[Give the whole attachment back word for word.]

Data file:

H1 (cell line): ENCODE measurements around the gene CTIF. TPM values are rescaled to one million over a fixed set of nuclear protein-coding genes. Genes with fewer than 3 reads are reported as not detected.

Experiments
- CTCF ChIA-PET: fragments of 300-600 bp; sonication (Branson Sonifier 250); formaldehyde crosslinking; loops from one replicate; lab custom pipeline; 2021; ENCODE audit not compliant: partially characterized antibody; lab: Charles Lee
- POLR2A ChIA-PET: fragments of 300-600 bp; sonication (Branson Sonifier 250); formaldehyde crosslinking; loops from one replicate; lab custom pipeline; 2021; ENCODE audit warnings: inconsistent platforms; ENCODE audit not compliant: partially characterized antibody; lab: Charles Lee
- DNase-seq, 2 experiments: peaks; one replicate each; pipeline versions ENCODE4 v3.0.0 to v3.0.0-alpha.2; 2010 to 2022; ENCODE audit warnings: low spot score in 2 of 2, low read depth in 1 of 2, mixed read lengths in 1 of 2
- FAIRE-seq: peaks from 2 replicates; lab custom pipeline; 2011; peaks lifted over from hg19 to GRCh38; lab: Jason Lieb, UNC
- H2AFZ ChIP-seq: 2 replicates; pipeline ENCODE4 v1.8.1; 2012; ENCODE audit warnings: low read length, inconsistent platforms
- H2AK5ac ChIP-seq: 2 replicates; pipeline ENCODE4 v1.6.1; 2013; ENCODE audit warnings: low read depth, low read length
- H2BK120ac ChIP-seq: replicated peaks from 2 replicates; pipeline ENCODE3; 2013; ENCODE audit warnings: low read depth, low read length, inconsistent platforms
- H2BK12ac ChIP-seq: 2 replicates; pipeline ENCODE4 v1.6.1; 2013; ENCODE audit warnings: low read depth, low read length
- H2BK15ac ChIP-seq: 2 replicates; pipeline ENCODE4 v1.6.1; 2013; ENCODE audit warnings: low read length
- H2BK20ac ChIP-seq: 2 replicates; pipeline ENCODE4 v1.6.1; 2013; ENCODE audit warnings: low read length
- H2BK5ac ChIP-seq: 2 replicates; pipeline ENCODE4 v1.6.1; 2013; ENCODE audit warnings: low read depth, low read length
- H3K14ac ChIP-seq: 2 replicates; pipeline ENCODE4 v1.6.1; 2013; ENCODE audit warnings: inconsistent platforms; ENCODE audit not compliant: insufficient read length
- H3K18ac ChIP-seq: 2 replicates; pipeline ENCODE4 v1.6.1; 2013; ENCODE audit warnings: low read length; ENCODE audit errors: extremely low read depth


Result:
H1 (cell line): ENCODE measurements around the gene CTIF. TPM values are rescaled to one million over a fixed set of nuclear protein-coding genes. Genes with fewer than 3 reads are reported as not detected.

Experiments
- CTCF ChIA-PET: fragments of 300-600 bp; sonication (Branson Sonifier 250); formaldehyde crosslinking; loops from one replicate; lab custom pipeline; 2021; ENCODE audit not compliant: partially characterized antibody; lab: Charles Lee
- POLR2A ChIA-PET: fragments of 300-600 bp; sonication (Branson Sonifier 250); formaldehyde crosslinking; loops from one replicate; lab custom pipeline; 2021; ENCODE audit warnings: inconsistent platforms; ENCODE audit not compliant: partially characterized antibody; lab: Charles Lee
- DNase-seq, 2 experiments: peaks; one replicate each; pipeline versions ENCODE4 v3.0.0 to v3.0.0-alpha.2; 2010 to 2022; ENCODE audit warnings: low spot score in 2 of 2, low read depth in 1 of 2, mixed read lengths in 1 of 2
- FAIRE-seq: peaks from 2 replicates; lab custom pipeline; 2011; peaks lifted over from hg19 to GRCh38; lab: Jason Lieb, UNC
- H2AFZ ChIP-seq: 2 replicates; pipeline ENCODE4 v1.8.1; 2012; ENCODE audit warnings: low read length, inconsistent platforms
- H2AK5ac ChIP-seq: 2 replicates; pipeline ENCODE4 v1.6.1; 2013; ENCODE audit warnings: low read depth, low read length
- H2BK120ac ChIP-seq: replicated peaks from 2 replicates; pipeline ENCODE3; 2013; ENCODE audit warnings: low read depth, low read length, inconsistent platforms
- H2BK12ac ChIP-seq: 2 replicates; pipeline ENCODE4 v1.6.1; 2013; ENCODE audit warnings: low read depth, low read length
- H2BK15ac ChIP-seq: 2 replicates; pipeline ENCODE4 v1.6.1; 2013; ENCODE audit warnings: low read length
- H2BK20ac ChIP-seq: 2 replicates; pipeline ENCODE4 v1.6.1; 2013; ENCODE audit warnings: low read length
- H2BK5ac ChIP-seq: 2 replicates; pipeline ENCODE4 v1.6.1; 2013; ENCODE audit warnings: low read depth, low read length
- H3K14ac ChIP-seq: 2 replicates; pipeline ENCODE4 v1.6.1; 2013; ENCODE audit warnings: inconsistent platforms; ENCODE audit not compliant: insufficient read length
- H3K18ac ChIP-seq: 2 replicates; pipeline ENCODE4 v1.6.1; 2013; ENCODE audit warnings: low read length; ENCODE audit errors: extremely low read depth